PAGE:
As always, there are multiple sides to every story and I want to make sure to cover one of the most important things about being a bridesmaid that I do not need an entire entry to cover – If you really do not want to be a bridesmaid and be supportive to your friend who is the bride or you cannot afford the bare minimum that goes into being a bridesmaid, just say NO. Also remember that no matter who you are, when it is your turn to get married you too will want everything to be over the top and for all of our friends to want to celebrate and want to do whatever you want to make the wedding and the experience perfect. Keep that in mind when you don’t even want to go out for the bachelorette party or you are complaining about every dress that the bride picks… when it’s your turn, you can pay if forward!

When it comes to the bride, do keep in mind the small tips that I gave about being creative with the things you want and taking on some of the responsibility when forcing your girls to tackle such great financial tasks. The fact is, you are the bride and you deserve to have whatever you want for your big day, but being realistic to the situations of everyone involved is very important. Stay reasonable and understanding to the financial demands that you are putting on people and make sure you let your girls know upfront what you expect or don’t expect. Let them get excited about things by getting them involved in decisions which will not only make them feel like a part of things but also help them to pick what is most comfortable financially for them!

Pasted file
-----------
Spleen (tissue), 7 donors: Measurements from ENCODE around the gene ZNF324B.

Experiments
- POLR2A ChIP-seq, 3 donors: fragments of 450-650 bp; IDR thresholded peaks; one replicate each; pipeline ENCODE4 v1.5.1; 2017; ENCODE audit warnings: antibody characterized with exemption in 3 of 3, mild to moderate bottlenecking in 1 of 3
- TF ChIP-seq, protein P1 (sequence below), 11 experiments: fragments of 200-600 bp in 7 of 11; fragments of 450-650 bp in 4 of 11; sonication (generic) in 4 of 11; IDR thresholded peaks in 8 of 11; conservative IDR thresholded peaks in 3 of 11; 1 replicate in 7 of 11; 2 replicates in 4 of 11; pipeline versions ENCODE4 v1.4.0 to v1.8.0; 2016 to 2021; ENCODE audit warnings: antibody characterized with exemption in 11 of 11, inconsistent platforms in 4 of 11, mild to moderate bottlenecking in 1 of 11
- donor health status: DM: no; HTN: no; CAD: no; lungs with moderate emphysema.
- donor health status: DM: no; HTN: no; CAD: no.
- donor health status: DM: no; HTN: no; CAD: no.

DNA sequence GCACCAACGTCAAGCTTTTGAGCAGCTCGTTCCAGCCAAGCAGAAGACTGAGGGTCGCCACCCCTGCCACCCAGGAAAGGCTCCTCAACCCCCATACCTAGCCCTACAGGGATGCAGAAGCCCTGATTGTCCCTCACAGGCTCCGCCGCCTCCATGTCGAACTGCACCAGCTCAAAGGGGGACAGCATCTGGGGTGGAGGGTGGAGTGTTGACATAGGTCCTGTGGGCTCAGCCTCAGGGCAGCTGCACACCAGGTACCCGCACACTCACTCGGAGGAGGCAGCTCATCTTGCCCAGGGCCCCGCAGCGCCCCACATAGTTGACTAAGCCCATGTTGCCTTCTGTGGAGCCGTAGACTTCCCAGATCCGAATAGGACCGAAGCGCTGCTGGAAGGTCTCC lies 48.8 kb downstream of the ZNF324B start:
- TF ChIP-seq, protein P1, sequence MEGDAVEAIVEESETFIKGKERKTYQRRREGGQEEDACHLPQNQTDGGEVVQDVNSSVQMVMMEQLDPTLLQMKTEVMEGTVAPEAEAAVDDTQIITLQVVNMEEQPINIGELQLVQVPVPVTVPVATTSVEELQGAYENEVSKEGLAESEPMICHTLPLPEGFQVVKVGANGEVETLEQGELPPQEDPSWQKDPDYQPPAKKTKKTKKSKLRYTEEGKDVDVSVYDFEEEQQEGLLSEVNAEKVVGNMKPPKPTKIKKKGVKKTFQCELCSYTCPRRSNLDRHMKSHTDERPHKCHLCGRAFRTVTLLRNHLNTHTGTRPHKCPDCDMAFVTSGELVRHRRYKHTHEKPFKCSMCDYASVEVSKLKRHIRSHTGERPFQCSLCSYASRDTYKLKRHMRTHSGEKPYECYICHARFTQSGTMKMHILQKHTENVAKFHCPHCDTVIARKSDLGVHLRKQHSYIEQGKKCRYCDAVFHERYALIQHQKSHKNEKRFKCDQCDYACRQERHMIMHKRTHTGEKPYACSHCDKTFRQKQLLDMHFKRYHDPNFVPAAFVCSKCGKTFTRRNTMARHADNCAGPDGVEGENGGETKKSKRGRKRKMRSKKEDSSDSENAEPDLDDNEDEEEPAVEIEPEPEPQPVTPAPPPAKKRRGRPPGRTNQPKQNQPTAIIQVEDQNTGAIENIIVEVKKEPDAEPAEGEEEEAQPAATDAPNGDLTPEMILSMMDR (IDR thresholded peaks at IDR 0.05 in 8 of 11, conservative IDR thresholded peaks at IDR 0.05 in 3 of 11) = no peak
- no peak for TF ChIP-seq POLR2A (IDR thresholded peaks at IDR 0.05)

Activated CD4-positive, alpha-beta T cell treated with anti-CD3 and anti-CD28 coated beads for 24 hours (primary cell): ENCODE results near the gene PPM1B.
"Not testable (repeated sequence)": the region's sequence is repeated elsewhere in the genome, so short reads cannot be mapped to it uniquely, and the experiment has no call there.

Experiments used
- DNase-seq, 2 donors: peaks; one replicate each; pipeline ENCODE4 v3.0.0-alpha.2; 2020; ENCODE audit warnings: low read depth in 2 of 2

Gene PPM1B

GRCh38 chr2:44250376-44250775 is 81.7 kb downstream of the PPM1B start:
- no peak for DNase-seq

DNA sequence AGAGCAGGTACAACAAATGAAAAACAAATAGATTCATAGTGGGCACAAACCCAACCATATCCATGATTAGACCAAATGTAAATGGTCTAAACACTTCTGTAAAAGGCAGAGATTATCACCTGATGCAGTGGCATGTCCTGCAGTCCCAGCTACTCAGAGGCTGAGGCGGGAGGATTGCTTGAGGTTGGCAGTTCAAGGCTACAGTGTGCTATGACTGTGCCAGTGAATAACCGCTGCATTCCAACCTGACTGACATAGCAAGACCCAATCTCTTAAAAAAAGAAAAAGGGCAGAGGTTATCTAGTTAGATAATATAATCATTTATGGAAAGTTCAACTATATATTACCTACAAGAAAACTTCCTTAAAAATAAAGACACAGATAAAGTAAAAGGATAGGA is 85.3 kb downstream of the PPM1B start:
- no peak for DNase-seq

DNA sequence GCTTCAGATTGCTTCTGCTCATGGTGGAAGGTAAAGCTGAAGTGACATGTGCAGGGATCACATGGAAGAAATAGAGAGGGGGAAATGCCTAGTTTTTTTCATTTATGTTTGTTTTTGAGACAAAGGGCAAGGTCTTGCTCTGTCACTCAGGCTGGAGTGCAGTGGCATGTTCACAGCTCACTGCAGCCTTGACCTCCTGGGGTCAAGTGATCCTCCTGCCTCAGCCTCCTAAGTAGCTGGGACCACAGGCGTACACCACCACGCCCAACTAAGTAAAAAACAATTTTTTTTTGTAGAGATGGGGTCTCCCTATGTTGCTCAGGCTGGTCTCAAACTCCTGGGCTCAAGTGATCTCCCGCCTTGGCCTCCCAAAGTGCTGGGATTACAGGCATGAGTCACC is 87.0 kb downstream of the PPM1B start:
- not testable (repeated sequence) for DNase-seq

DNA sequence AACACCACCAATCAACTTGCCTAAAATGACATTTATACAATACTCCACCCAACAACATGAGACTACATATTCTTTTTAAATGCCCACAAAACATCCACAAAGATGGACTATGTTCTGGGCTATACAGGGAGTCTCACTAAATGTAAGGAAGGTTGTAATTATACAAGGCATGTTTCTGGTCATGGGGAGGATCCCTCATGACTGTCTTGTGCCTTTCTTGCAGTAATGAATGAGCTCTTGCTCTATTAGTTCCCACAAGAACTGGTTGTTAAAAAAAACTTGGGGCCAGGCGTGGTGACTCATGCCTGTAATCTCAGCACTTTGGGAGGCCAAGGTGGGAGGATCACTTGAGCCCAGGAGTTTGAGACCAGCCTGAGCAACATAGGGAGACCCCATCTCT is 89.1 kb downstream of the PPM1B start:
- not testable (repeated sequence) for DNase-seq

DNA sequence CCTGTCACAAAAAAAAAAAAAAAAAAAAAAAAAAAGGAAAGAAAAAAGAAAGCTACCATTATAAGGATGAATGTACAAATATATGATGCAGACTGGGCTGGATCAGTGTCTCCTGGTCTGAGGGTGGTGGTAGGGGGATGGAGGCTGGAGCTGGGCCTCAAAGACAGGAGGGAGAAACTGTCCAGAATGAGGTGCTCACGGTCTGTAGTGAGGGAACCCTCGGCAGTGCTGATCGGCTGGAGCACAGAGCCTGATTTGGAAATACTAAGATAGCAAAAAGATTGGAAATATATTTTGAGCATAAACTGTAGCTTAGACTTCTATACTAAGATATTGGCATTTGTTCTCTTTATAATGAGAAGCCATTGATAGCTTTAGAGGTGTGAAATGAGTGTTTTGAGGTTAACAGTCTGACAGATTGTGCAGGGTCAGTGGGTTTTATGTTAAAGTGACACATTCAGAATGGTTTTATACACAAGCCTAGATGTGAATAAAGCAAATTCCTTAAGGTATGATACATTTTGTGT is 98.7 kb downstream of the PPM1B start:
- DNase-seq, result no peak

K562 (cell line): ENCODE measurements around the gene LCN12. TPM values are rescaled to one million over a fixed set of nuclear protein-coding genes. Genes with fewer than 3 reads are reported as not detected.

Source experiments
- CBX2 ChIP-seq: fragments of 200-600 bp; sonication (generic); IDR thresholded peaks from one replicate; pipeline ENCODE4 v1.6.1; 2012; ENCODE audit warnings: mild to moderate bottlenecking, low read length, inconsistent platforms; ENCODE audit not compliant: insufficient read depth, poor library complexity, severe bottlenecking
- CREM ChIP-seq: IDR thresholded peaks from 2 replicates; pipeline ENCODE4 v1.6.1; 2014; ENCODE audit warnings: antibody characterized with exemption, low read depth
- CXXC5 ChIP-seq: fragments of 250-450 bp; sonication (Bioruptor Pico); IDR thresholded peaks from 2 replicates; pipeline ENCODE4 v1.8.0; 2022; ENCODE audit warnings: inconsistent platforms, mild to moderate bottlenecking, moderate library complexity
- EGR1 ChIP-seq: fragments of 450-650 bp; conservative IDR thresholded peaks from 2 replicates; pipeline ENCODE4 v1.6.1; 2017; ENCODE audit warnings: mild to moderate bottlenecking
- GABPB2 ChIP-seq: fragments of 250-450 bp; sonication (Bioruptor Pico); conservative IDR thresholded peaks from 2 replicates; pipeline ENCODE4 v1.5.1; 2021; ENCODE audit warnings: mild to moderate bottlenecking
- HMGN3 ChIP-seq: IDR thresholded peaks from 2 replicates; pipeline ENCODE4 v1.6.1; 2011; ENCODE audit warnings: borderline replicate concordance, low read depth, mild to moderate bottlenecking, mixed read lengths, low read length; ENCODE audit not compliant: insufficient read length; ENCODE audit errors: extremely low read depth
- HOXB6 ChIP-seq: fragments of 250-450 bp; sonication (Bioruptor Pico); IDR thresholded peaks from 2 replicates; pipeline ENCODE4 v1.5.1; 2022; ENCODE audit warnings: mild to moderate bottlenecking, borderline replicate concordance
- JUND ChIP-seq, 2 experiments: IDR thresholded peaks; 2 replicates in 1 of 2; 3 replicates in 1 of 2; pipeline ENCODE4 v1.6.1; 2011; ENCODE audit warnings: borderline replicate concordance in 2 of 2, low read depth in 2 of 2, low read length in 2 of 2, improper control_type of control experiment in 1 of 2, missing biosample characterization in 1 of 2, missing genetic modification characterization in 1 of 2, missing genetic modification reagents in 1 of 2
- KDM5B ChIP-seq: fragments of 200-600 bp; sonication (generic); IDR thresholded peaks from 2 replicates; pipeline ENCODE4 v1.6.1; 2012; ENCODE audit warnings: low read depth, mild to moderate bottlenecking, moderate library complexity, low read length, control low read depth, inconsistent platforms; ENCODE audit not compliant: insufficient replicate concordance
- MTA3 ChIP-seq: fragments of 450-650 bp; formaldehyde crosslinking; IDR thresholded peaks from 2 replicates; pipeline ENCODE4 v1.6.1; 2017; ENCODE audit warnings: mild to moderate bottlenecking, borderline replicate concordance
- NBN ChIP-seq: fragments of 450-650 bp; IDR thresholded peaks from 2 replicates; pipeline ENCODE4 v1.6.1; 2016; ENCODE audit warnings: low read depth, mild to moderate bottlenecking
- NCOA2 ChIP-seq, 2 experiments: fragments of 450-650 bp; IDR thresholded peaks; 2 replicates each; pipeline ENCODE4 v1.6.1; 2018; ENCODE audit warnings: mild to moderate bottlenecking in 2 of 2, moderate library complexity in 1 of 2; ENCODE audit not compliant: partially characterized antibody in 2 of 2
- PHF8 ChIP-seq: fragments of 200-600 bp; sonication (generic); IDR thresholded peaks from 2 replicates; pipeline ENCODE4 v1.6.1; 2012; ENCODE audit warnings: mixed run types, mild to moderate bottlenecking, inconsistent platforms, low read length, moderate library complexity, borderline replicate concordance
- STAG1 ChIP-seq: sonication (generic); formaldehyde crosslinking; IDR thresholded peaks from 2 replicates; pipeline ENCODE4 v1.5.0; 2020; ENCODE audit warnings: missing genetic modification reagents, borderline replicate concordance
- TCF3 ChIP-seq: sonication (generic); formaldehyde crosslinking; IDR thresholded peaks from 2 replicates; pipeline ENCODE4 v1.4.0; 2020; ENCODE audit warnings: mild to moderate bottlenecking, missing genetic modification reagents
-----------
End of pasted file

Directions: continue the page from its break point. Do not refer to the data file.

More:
Saturday, March 5, 2011

For the Love of Mardi Gras

I have had many conversations recently with some of my destination brides about the thoughts and comments of their guests coming here for their weddings. Most of these guests traveling to New Orleans weddings have never been here and only have the media and MTV’s Real World to dictate the New Orleans traditions, expectations and etiquette! Since the locals know that the seven sheltered strangers from farm land picked to live in a New Orleans mansion are not true representations of what this city is about, I thought I would dedicate this week’s entry to such a topic. And what better event to exemplify the true local’s spirit than Mardi Gras!

Mardi Gras is one of the most significant things related to New Orleans, especially when thought of by someone who is not from here; well, Mardi Gras and Bourbon Street. And if you use the television as your reference, the two go hand in hand, along with a lot of alcohol, nudity and the occasional spicy food. Every local knows that the biggest problem with Mardi Gras and Bourbon street being thought of together is that Mardi Gras actually does not happen on Bourbon Street. It is true that many people party there after the parades, although most of the people on Bourbon are tourists since most of the locals are on the balconies above! Regardless, the reality is that New Orleans has a lot to offer off of Bourbon Street and Mardi Gras has everything to offer nowhere near it.